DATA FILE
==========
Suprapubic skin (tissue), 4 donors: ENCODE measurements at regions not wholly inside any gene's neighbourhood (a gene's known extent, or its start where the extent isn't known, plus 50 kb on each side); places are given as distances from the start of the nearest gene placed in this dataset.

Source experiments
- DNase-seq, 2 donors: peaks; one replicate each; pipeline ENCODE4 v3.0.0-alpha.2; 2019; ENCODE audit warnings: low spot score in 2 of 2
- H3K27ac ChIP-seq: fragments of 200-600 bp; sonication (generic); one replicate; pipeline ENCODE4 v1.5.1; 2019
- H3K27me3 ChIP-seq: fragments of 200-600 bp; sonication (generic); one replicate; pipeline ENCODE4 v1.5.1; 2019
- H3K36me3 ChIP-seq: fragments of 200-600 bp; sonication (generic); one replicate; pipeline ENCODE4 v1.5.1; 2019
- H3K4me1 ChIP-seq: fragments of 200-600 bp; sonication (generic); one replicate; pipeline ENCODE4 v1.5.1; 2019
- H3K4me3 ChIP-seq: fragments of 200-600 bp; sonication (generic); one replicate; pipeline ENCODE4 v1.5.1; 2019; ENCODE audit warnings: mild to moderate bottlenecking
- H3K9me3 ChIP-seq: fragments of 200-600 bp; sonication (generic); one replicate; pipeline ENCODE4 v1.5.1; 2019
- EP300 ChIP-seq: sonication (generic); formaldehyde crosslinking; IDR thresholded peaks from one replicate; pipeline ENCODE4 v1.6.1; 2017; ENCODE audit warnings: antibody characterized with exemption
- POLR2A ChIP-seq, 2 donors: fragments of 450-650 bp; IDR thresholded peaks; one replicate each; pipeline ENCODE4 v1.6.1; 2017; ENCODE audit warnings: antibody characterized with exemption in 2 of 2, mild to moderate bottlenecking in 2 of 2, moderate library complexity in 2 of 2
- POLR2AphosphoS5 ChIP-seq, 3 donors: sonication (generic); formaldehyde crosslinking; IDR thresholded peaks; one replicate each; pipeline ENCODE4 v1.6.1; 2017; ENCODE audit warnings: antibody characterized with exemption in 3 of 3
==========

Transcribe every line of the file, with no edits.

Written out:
Suprapubic skin (tissue), 4 donors: ENCODE measurements at regions not wholly inside any gene's neighbourhood (a gene's known extent, or its start where the extent isn't known, plus 50 kb on each side); places are given as distances from the start of the nearest gene placed in this dataset.

Source experiments
- DNase-seq, 2 donors: peaks; one replicate each; pipeline ENCODE4 v3.0.0-alpha.2; 2019; ENCODE audit warnings: low spot score in 2 of 2
- H3K27ac ChIP-seq: fragments of 200-600 bp; sonication (generic); one replicate; pipeline ENCODE4 v1.5.1; 2019
- H3K27me3 ChIP-seq: fragments of 200-600 bp; sonication (generic); one replicate; pipeline ENCODE4 v1.5.1; 2019
- H3K36me3 ChIP-seq: fragments of 200-600 bp; sonication (generic); one replicate; pipeline ENCODE4 v1.5.1; 2019
- H3K4me1 ChIP-seq: fragments of 200-600 bp; sonication (generic); one replicate; pipeline ENCODE4 v1.5.1; 2019
- H3K4me3 ChIP-seq: fragments of 200-600 bp; sonication (generic); one replicate; pipeline ENCODE4 v1.5.1; 2019; ENCODE audit warnings: mild to moderate bottlenecking
- H3K9me3 ChIP-seq: fragments of 200-600 bp; sonication (generic); one replicate; pipeline ENCODE4 v1.5.1; 2019
- EP300 ChIP-seq: sonication (generic); formaldehyde crosslinking; IDR thresholded peaks from one replicate; pipeline ENCODE4 v1.6.1; 2017; ENCODE audit warnings: antibody characterized with exemption
- POLR2A ChIP-seq, 2 donors: fragments of 450-650 bp; IDR thresholded peaks; one replicate each; pipeline ENCODE4 v1.6.1; 2017; ENCODE audit warnings: antibody characterized with exemption in 2 of 2, mild to moderate bottlenecking in 2 of 2, moderate library complexity in 2 of 2
- POLR2AphosphoS5 ChIP-seq, 3 donors: sonication (generic); formaldehyde crosslinking; IDR thresholded peaks; one replicate each; pipeline ENCODE4 v1.6.1; 2017; ENCODE audit warnings: antibody characterized with exemption in 3 of 3